Newspaper ads, however, didn’t disappear — they just became much better. And today’s newspaper ads are now in full color, usually in designated sections (like classifieds) or at least placed where they are obvious and not mixed with content to trick customers.

Go L.E.A.N.! New Digital Guidelines

In today’s now dominant digital advertising market, the L.E.A.N. Ads initiative from IAB Tech Labs is perhaps the best attempt at getting to the root of the issue, i.e. awful and annoying ads.

Introduced by IAB Senior Vice President and Tech Lab General Manager Scott Cunningham late last year, the L.E.A.N. program (which stands for Light, Encrypted, Ad-choice supported and Non-invasive) introduced principles “to help guide the next phases of advertising technical standards for the global digital advertising supply chain.”

L.E.A.N. means ads that load quickly without slowing down the page. Ads that respect a user’s desire to consume content on the page. Ads that recognize user rights to privacy and security. It sounds like a lot, but the technology to achieve these goals already exists today. In fact, we at Jivox have already begun building support for L.E.A.N. into our digital ad platform, with brand new features announced at IAB’s 2016 Annual Leadership Event.

Most ads today are also still being developed the way Web sites were developed in the early ‘90s – as large blobby files where lots of code and assets are stuffed and, when served, compete with the page’s content and slow it down. Newer cloud based “dynamic” ad technologies are solving this problem by serving up only the minimal set of assets and code needed for the ad to render. If ad-serving platforms just used the same technologies that Web sites have been using for years, making ads “lean” becomes possible.

Better for Consumers, Better for Our Industry

So the issue again is not advertisements themselves, just bad ones. So let’s try and make them better, more creative and more visually appealing while loading quickly, not blocking content, not hiding within content and lastly relevant to the individual consumer viewing the ad.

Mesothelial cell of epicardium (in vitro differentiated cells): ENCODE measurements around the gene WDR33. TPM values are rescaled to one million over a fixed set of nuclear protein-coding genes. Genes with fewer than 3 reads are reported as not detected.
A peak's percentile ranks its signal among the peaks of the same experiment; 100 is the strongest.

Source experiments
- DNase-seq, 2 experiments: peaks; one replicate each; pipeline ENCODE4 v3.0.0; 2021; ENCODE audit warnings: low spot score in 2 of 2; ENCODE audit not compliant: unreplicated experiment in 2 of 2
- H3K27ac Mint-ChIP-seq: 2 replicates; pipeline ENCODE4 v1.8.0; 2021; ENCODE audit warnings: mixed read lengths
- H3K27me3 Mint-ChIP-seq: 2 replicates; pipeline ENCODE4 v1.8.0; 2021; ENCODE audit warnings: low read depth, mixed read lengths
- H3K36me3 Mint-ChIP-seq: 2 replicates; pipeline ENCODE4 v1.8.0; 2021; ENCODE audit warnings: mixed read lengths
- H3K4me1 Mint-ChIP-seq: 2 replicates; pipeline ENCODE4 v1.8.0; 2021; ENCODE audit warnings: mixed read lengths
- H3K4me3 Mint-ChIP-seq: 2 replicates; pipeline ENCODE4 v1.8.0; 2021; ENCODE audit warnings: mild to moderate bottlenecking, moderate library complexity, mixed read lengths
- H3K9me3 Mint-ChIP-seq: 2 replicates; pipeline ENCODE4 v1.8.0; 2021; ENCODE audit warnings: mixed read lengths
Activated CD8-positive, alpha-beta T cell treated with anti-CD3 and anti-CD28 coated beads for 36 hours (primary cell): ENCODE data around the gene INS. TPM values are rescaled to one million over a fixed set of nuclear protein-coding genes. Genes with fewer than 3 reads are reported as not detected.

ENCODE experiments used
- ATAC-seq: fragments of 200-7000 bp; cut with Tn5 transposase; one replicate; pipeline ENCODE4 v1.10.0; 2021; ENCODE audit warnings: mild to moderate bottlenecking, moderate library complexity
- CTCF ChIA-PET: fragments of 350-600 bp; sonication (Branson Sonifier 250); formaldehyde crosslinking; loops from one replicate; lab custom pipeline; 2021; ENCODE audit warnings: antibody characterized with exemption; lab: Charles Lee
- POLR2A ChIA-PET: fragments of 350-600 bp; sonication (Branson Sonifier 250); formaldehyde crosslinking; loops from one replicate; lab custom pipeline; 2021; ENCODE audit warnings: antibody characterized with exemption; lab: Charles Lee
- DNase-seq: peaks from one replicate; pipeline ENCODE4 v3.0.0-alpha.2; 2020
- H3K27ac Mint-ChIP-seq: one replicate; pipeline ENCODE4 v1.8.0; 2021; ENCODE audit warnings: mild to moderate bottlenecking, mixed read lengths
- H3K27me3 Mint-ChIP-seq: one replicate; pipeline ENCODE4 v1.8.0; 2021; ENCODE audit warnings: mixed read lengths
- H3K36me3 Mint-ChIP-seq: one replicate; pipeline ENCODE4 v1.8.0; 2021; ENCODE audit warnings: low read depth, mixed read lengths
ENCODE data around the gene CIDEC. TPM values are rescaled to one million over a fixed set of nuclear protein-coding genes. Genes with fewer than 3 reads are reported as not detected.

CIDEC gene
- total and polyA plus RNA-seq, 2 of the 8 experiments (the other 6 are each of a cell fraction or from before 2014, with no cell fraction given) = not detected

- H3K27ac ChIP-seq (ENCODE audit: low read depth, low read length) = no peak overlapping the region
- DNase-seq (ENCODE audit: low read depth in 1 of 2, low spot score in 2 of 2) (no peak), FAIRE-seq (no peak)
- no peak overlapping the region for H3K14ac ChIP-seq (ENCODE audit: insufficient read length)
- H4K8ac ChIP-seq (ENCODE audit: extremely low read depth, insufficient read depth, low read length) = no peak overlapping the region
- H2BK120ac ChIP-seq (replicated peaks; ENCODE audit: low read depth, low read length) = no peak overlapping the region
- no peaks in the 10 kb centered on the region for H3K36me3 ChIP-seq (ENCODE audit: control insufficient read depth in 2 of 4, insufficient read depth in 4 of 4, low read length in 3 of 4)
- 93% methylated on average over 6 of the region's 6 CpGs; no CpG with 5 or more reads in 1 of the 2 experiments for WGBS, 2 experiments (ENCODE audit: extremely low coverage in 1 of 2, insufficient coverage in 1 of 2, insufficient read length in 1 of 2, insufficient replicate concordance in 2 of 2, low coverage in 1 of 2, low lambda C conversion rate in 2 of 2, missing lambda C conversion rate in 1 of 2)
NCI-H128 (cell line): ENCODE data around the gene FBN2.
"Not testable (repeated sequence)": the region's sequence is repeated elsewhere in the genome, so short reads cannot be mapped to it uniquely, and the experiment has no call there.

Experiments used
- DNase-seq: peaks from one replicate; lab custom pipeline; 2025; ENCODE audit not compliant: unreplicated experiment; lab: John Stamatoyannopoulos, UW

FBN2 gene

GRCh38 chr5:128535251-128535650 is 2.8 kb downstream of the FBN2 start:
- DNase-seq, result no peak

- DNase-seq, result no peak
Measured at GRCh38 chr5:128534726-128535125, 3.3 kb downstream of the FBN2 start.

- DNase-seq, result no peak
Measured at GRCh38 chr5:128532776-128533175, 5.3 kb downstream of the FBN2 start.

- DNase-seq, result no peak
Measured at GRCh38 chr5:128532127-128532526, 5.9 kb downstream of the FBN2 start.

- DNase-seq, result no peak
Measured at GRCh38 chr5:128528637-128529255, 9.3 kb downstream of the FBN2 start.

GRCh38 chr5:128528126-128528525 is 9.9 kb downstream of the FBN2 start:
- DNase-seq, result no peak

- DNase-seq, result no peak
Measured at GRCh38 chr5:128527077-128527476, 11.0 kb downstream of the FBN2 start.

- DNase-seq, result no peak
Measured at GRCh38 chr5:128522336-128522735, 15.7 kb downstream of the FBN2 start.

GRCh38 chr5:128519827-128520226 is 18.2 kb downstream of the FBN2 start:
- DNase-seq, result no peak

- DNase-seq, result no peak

Consumers are not to be ignored on this. For decades, they have been pelted with largely irrelevant ads on TV and print without any recourse. If you are wondering why they were tolerant of those ads but are fighting back against similarly irrelevant digital ads, the reason is simple – they can fight technology with technology, namely with the introduction of ad-blocking software. They are also sophisticated enough these days to know that digital platforms have the power to make ads they view much more relevant and personalized.

Truly personalized ads are intelligent, offer relevant products and services customized to the individual, and are able to tell whether a product has already been purchased. But they can also go deeper — suggesting products and services consumers may be interested in based on prior purchases, their geographic location, the weather, etc.

Online giants Amazon and Netflix have been using personalization very effectively to offer up products and movies tailored to individual needs. In fact, 75 percent of Netflix videos watched are as a result of personalized recommendations by Netflix – and no one is complaining about that. So why hasn’t the digital advertising industry followed suit?

As an industry, it’s time we stopped acting like angry cab drivers waving our fists at ad-blockers. Instead let’s offer consumers better ads with a greater online experience. Then we will not have to disable ad-blockers…consumers will do it themselves.